Sometimes I Think of You As a Cowboy

Sometimes I Think of You As a Cowboy

Sometimes I Think of You As a Cowboy 1920 1321 Elaine Carey

I’m standing at the podium with your casket behind me and all I can think of are stories not to tell. Like the time you drove me and JD all the way to Yankee Stadium during the playoffs; you were trashed by the end of the second inning and punched a Red Sox fan. Or the time Mom caught you sleeping with another woman and locked you out of the house so when JD and I got home from school we found you sitting on the porch steps like a sad dog. You said, “come on,” and we felt like bandits who would follow you anywhere. We walked three miles to McDonald’s but you didn’t have any money so we looked for coins in the parking lot. JD found a couple nickels and I found a used condom. When we turned around to ask you what to do next, you were gone. Probably hitching a ride to Joe’s Tavern, or maybe you were headed to your girlfriend’s house. I still remember the look on Mom’s face when only two of us came home.

I can’t tell the story of how you skipped town when I was fourteen and I didn’t see you again until you showed up drunk at my college graduation and tried to hit on the dean, shooting your fireball breath down her neck. Or how after that, you disappeared again and I didn’t hear from you until six months ago when you called me to say you were going to die soon and did I want to go to one last Yankees game.

I can’t tell the story of how I told you no, and you said you didn’t blame me. Or how right after that, you asked if I would take care of your cat Willie Nelson when you died, and I said I would think about it.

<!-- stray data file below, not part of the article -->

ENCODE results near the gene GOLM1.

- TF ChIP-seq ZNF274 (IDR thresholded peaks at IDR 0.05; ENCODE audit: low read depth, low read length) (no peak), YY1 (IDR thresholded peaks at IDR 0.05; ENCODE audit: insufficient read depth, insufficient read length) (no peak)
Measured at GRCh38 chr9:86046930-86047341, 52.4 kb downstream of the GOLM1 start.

I can’t tell everyone that sometimes when I’m feeling soft, I think of you as a cowboy, the outlaw kind. Or that the reason JD isn’t at your funeral is because when I said this to him, he looked me straight in the face and said, “Well I think of him as an alcoholic high school dropout.”

The one nice story I can think of is the time you snuck me and JD into the Jacksonville Zoo. You said we had to pay close attention to the manatees because they were Mom’s favorite and she would want to hear about them.

When we got to the manatee exhibit, the dirty-looking tank was empty, and the manatee was on a platform next to it, like a huge slab of putty baking in the sun. It had these red boils and scars all over it. A bunch of zookeepers were standing around with clipboards and measuring tape and snapping pictures of the poor animal. You asked the zookeepers what was going on, and they told us the manatee had beached itself three times on Friday.

The zookeepers grabbed these thick straps underneath the manatee and heaved it onto its side so they could take pictures of its stomach. When they rolled it over, some of the boils popped and you said, “Jesus Christ.” The zookeepers assured us the manatee was going to be okay, and I believed them. But then when we left the exhibit, you grabbed me and JD by the shoulders and said, “Don’t ever tell your mother.”

When we got home, Mom asked us right away how the manatees were. We smiled with all the muscles in our faces and said they were great. You put your arms around her waist and told her there had been a whole family of them, and the baby manatee looked like me. She said that’s just how she remembered it. A big happy manatee family.

As I’m about to tell this story I see my Aunt Sally, the one who was always mean, falling asleep in the front pew with her brown and yellow teeth sticking out of her mouth. Behind her, there are a couple of guys from the warehouse where you worked, and some lady I don’t recognize playing a game on her phone with the volume turned up.

I keep my stories to myself and turn to your casket instead. I tell you I decided to keep Willie Nelson. He hid under my bed the first two days after I brought him home, and I was worried he might stay there until he died. But then as I was leaving to come here, he followed me to the door and meowed. I told him not to worry, I’ll be right back.


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